Be a Culture Carrier
Culture carriers are individuals who have an intimate knowledge of an organization’s core values. They use that knowledge to positively influence those around them through problem-solving and communication. You can become a culture carrier by gaining a firm understanding of security awareness and promoting the key messages of awareness programs.
Avoid Making Assumptions
Scammers know that the easiest way to steal information or money is by making themselves seem trustworthy. They deliberately mislead people into thinking an email is safe or a phone call is legitimate, hoping the target will let their guard down. That’s why it’s vital to avoid assuming someone is who they claim to be and always remain sceptical.
Report Security Incidents Immediately
Preventing security incidents is a shared responsibility across an organization’s culture. Unfortunately, incidents can arise. When they do, it’s vital to report them immediately. Timely reporting helps organizations review what happened and spread awareness to others, which can mitigate potential damages and reduce the chances of an incident happening again.
An organization’s culture is only as healthy as the people who form it. Like a houseplant, culture needs some care and attention to maintain its strength and continue to grow. Security champions play a key role in that vital process. Let’s explore this concept by answering a few common questions.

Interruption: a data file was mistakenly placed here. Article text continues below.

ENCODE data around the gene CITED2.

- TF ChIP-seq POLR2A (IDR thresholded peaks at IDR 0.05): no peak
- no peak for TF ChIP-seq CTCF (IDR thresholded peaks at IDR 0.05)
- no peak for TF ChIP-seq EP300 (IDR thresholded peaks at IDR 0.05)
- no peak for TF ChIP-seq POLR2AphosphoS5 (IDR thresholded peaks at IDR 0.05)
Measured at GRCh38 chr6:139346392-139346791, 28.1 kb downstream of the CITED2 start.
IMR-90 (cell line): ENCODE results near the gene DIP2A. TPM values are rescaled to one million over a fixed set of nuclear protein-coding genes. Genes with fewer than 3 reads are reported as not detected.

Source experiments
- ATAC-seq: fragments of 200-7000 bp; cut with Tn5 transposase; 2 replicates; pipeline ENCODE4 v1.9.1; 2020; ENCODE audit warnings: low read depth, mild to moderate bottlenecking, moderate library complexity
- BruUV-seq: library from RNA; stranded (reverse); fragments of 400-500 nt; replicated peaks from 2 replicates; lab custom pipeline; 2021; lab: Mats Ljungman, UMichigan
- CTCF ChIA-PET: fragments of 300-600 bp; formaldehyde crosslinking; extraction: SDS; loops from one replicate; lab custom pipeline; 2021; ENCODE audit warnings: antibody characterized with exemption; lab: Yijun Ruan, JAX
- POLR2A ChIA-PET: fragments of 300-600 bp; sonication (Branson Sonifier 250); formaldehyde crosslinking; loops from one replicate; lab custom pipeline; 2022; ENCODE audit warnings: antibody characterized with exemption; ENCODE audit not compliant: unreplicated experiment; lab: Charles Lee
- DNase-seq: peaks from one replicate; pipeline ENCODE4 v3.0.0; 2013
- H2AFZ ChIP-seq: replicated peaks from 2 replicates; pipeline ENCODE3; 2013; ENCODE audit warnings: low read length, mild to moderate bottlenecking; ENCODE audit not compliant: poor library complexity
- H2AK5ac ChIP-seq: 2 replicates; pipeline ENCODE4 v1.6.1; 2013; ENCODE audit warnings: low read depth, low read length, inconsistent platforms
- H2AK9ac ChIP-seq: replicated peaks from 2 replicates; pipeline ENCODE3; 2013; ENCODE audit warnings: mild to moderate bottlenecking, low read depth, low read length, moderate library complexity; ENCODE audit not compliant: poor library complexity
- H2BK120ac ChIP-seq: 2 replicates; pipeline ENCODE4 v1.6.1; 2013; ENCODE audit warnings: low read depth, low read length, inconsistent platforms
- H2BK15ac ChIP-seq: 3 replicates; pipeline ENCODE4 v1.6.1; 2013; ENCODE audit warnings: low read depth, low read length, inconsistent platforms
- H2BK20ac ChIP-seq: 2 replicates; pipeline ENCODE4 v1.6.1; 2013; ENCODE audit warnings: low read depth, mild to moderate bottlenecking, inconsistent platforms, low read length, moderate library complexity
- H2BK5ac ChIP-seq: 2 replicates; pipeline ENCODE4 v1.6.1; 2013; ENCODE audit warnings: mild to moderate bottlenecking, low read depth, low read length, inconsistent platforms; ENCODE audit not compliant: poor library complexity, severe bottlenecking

What is a security champion?
Security champions (also known as ambassadors) are people who are thoroughly familiar with the values of an organization and help others uphold those values. They are culture carriers who stoke positive reinforcement of all things related to security awareness and nourish culture through their actions.
Do you need to be a security expert?
No expertise is necessary. Instead, champions have a general understanding of security and a willingness to learn more and grow beyond their daily responsibilities. In the process, they can earn the respect and trust of co-workers while also enhancing the security culture.
Can anyone become a security champion?
The short answer is yes, but becoming a champion does not happen automatically. Many organizations have a system in place to determine who’s best suited for the role. Some champions are chosen by leadership; others are nominated by their peers.
What qualifications are necessary?
Qualifications vary by industry, but security champions generally:
- Demonstrate a fundamental understanding of security
- Stay informed about modern threats
- Offer support and help others when needed
- Possess strong communication skills
- Lead by example
Are you a security champion?
If this concept resonates with you, then perhaps you have what it takes to be a security champion! Of course, it’s not a role that’s desirable for everyone (and some organizations don’t recognize the role). Regardless, everyone can benefit — professionally and personally — by making an effort to meet the qualifications of becoming a security champion.
As always, be sure to follow your organization’s policies and report security incidents immediately.